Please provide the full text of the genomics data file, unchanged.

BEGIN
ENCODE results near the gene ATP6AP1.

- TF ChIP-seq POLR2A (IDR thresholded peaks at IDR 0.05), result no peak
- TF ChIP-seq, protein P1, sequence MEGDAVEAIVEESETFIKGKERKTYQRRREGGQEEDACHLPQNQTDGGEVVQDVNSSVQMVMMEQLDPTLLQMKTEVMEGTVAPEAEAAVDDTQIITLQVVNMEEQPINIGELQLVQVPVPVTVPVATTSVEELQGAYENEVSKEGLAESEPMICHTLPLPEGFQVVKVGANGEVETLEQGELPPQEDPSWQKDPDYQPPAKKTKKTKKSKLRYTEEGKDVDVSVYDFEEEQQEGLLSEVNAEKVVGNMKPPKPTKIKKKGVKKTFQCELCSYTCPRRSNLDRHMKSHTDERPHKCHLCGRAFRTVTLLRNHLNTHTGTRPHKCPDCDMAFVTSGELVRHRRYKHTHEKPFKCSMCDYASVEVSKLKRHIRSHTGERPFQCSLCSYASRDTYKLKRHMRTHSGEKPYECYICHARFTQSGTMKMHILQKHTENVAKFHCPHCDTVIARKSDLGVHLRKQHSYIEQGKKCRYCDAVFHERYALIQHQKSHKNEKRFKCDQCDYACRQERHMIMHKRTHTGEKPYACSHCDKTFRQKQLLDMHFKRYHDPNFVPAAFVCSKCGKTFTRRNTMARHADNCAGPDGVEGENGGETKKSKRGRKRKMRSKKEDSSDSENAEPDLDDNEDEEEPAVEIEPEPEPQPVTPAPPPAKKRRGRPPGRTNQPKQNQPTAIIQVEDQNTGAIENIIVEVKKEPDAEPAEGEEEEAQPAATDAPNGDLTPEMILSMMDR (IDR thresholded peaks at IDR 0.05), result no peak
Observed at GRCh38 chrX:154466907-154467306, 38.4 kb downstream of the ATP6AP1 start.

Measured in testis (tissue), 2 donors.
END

ENCODE results near the gene ATP6AP1.

- TF ChIP-seq POLR2A (IDR thresholded peaks at IDR 0.05), result no peak
- TF ChIP-seq, protein P1, sequence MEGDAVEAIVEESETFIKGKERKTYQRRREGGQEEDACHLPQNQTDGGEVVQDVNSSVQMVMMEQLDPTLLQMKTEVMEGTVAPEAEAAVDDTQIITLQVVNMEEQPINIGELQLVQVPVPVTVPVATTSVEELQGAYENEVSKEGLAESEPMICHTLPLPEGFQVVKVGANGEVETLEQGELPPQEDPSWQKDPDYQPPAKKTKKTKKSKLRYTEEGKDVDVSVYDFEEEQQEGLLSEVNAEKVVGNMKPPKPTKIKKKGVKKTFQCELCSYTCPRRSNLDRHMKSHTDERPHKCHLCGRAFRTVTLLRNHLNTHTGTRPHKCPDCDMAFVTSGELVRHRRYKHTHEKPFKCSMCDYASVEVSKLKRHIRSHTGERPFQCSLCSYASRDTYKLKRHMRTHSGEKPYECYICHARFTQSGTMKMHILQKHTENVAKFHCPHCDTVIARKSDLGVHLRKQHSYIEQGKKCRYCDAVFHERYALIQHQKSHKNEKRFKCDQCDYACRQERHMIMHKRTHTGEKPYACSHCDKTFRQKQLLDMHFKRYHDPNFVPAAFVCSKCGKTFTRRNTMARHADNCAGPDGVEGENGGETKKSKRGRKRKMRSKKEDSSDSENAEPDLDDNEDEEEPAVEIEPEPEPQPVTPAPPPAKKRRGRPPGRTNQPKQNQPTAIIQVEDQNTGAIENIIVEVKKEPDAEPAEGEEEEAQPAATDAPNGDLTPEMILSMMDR (IDR thresholded peaks at IDR 0.05), result no peak
Observed at GRCh38 chrX:154466907-154467306, 38.4 kb downstream of the ATP6AP1 start.

Measured in testis (tissue), 2 donors.